Court costume for the season of 1934

Esquire, August 1934: “Except for the silk foulard handkerchief worn as a sash in place of the more prosaic belt, this outfit is unreservedly recommended for tennis players of every rank. The reservation regarding the coloured waist-handkerchief is not made as a matter of taste, since this item is smart as all get out; simply in recognition of the fact that many tournament officials still stick to the letter of the traditional rule against any deviations from plain white in the attire of contestants. So, if you are a tournament player you’d better have a white belt handy, if only for the actual playing time spent in organised competition.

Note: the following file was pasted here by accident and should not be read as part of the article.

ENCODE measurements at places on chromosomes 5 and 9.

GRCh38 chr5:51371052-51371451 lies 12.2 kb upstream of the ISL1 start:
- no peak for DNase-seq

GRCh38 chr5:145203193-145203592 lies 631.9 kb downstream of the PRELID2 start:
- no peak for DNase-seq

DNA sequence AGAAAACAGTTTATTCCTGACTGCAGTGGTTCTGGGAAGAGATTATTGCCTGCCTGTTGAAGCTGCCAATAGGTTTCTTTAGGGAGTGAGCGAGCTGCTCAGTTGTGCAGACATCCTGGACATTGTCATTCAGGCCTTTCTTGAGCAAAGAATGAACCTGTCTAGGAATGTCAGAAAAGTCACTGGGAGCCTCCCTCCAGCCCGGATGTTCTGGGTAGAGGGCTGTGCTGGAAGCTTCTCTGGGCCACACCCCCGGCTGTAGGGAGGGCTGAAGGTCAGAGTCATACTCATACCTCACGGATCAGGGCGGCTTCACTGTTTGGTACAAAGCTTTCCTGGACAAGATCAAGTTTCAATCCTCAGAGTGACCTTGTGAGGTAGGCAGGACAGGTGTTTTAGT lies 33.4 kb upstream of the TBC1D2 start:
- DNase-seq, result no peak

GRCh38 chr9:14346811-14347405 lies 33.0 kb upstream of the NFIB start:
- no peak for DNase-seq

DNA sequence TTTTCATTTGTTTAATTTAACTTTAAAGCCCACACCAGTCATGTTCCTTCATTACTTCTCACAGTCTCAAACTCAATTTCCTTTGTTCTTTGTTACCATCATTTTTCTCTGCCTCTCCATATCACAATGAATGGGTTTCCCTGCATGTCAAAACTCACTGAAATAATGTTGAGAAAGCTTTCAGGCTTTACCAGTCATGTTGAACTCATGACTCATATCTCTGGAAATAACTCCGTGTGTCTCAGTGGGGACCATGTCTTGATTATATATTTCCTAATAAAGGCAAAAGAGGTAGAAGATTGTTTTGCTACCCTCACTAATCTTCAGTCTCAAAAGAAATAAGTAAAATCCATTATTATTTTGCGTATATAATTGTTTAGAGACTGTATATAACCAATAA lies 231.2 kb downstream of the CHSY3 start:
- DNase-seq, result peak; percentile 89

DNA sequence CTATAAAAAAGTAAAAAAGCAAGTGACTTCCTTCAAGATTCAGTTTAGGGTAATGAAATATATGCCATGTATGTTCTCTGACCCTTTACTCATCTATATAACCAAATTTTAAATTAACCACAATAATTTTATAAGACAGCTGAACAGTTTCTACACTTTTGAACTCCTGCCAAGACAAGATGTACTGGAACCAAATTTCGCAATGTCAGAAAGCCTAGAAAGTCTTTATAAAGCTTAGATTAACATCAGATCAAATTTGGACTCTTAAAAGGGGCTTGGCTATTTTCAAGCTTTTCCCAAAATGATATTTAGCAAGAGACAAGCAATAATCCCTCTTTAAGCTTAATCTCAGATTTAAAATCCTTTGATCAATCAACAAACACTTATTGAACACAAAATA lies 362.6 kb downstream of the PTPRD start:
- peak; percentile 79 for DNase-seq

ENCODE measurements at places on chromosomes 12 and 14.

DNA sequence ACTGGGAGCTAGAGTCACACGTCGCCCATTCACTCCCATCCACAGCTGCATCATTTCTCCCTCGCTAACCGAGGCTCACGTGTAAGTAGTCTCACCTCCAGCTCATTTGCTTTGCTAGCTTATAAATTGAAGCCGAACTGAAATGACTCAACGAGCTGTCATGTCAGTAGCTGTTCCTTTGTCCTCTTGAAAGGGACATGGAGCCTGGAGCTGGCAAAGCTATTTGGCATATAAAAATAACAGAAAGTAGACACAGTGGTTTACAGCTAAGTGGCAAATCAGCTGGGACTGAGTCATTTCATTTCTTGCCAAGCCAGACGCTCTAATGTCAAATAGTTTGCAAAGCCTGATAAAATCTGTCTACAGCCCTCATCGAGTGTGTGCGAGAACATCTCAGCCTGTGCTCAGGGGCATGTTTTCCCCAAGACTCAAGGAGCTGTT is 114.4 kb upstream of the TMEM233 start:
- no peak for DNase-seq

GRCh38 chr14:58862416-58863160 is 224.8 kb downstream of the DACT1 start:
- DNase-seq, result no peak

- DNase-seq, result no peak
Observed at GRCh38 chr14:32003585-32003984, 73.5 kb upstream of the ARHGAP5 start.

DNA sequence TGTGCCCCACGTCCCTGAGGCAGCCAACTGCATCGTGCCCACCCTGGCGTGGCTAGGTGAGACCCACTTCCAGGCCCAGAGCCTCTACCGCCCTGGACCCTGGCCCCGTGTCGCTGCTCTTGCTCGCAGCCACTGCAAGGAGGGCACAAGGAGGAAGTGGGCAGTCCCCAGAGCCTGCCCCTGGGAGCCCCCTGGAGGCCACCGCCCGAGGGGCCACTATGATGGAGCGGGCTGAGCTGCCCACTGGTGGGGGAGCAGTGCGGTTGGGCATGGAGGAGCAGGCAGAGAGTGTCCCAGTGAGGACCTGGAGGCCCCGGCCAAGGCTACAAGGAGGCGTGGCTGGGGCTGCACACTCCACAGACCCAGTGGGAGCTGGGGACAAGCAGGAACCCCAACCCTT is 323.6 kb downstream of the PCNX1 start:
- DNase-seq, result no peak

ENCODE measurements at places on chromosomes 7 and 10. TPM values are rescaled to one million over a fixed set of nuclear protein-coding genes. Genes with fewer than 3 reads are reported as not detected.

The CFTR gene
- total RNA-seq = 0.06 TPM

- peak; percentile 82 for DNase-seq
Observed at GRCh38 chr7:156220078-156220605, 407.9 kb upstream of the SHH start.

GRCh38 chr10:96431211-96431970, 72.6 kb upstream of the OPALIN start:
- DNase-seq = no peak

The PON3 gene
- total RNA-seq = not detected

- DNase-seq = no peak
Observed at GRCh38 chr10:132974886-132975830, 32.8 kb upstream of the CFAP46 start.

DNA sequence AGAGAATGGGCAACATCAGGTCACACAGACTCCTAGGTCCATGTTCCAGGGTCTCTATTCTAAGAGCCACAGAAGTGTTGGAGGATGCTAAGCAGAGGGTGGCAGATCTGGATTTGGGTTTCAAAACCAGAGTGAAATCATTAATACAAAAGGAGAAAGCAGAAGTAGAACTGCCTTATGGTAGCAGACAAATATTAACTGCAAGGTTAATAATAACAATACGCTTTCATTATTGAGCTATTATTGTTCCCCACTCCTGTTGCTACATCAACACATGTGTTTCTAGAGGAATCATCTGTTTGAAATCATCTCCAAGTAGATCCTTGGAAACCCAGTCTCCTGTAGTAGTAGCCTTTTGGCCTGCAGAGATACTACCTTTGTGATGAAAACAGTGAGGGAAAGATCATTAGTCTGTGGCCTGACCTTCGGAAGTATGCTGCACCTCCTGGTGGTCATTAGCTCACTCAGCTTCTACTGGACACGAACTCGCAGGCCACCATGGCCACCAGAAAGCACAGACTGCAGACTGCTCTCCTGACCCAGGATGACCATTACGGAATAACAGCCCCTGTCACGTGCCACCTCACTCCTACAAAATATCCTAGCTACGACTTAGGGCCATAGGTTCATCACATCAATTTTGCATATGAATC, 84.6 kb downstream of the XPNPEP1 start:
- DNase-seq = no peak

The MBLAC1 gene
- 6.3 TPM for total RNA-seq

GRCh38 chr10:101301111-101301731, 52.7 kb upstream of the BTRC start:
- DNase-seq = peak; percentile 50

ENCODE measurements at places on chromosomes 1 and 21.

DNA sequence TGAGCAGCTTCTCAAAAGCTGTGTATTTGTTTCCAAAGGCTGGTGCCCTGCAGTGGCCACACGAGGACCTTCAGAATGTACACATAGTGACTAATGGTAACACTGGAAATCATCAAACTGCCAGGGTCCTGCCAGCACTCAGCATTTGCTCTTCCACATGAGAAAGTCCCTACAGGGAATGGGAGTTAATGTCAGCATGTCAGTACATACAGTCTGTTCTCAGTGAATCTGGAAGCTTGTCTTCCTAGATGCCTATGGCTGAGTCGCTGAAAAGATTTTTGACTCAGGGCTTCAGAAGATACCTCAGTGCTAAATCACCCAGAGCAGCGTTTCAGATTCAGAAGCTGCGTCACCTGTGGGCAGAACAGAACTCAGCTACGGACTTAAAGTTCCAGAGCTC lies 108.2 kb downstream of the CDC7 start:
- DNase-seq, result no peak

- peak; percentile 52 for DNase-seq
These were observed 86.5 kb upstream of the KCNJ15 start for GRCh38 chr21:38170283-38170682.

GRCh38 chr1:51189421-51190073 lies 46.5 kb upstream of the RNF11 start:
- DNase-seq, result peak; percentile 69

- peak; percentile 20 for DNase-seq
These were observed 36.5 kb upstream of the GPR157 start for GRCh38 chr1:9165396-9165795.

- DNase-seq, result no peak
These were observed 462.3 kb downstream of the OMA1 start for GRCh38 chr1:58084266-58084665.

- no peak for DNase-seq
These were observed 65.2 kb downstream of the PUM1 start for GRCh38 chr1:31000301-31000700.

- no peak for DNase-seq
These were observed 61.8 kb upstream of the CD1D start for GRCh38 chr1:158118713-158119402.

The Polo shirt is of white, light-weight wool, with half sleeves; the trousers are of white flannel or that finish which goes by the name of cricket cloth; the shoes are white canvas sneakers (although the new Cuban Jai Alai shoes are equally suitable, and smarter in appearance.) The breast insignia is a small monogram.”

A pure coincidence that this image comes the same week as my acquisition of tennis shoes designed 24 years before this photo. I can’t help feeling mine would be smarter even than Cuban Jai Alai shoes (worn for a version of hand ball played in that country), though perhaps less practical for actual play. The silk belt isn’t me, but I do like the idea of a white tennis shirt with subtle monogram.